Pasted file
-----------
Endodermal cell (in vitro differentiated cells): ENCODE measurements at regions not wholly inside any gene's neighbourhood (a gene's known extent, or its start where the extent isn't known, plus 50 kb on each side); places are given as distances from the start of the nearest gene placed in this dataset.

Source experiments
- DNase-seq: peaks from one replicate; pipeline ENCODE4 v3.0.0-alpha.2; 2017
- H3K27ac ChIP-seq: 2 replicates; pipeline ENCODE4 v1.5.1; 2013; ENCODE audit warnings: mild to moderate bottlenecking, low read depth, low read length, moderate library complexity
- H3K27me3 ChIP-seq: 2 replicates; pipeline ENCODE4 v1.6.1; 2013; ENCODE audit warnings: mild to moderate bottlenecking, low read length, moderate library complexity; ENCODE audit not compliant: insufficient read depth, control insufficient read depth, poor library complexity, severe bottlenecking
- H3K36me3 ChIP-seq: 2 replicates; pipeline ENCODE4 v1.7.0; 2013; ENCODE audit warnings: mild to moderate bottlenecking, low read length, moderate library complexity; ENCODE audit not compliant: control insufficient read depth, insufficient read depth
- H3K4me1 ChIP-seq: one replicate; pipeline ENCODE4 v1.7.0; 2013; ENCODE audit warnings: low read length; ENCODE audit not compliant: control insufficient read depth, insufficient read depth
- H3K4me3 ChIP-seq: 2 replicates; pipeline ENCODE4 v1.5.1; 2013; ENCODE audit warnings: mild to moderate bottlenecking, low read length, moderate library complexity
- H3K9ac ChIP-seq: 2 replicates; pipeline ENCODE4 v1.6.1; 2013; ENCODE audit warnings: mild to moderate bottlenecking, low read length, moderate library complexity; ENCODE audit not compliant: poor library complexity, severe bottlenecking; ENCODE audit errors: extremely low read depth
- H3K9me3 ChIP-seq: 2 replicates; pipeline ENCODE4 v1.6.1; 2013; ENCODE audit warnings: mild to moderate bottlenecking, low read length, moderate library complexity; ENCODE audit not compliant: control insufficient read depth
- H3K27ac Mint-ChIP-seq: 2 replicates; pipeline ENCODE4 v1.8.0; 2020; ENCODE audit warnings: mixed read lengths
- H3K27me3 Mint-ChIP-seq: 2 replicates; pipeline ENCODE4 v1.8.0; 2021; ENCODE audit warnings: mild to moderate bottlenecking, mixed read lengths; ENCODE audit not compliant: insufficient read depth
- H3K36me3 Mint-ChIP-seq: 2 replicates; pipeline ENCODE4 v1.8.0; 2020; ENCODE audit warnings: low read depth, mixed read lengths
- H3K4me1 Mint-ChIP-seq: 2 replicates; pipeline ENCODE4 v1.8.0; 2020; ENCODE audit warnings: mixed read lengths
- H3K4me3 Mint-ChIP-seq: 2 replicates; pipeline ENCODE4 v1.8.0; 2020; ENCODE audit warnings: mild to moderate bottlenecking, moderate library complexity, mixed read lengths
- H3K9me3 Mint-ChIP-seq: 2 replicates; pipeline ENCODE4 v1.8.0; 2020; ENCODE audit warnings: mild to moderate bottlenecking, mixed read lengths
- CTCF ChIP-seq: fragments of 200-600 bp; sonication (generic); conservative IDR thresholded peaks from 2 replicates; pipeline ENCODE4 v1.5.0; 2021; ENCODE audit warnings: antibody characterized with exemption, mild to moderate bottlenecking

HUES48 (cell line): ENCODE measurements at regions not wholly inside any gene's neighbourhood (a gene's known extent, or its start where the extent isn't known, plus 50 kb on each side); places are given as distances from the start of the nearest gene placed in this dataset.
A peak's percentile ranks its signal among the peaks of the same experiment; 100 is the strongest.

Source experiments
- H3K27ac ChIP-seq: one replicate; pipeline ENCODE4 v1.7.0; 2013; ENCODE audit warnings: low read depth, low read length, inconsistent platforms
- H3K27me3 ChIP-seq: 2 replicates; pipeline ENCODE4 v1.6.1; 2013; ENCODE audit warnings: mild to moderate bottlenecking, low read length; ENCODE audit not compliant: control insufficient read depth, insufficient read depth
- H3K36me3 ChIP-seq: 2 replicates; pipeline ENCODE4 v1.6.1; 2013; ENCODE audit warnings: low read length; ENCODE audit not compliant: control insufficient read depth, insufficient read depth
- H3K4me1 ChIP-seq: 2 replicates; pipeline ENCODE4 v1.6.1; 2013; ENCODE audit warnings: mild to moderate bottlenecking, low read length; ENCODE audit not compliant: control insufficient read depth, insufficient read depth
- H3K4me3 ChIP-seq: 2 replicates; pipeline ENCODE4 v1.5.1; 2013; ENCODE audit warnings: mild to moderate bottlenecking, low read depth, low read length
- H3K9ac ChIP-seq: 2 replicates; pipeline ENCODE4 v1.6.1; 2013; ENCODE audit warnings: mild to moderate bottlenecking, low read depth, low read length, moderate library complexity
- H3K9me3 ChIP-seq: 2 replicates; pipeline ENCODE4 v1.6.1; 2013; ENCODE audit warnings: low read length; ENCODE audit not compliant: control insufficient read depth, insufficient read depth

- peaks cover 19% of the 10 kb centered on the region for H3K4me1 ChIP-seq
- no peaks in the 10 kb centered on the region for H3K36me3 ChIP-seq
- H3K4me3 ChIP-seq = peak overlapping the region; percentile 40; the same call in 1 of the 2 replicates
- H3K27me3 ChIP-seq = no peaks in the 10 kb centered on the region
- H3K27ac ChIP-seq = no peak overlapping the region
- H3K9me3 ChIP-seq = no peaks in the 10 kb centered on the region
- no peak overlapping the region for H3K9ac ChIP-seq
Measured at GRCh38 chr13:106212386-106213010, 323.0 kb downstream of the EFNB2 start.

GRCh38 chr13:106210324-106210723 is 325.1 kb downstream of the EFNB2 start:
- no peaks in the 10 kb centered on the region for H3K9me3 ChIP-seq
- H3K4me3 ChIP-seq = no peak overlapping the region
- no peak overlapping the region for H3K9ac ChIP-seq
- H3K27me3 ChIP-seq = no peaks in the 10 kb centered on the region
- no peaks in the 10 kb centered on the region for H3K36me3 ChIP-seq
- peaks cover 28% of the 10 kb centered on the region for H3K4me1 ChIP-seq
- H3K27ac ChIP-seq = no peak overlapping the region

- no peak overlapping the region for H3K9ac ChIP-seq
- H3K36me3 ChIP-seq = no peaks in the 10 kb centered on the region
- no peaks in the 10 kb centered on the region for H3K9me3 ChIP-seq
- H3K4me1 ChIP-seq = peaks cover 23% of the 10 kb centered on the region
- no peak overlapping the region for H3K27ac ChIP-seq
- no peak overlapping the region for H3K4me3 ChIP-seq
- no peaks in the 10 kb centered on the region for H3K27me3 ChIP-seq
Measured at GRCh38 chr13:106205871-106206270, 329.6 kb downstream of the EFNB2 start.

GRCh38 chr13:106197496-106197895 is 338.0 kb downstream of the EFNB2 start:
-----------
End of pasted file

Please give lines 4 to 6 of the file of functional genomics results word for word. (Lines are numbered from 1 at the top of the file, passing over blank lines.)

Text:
- H3K27ac ChIP-seq: 2 replicates; pipeline ENCODE4 v1.5.1; 2013; ENCODE audit warnings: mild to moderate bottlenecking, low read depth, low read length, moderate library complexity
- H3K27me3 ChIP-seq: 2 replicates; pipeline ENCODE4 v1.6.1; 2013; ENCODE audit warnings: mild to moderate bottlenecking, low read length, moderate library complexity; ENCODE audit not compliant: insufficient read depth, control insufficient read depth, poor library complexity, severe bottlenecking
- H3K36me3 ChIP-seq: 2 replicates; pipeline ENCODE4 v1.7.0; 2013; ENCODE audit warnings: mild to moderate bottlenecking, low read length, moderate library complexity; ENCODE audit not compliant: control insufficient read depth, insufficient read depth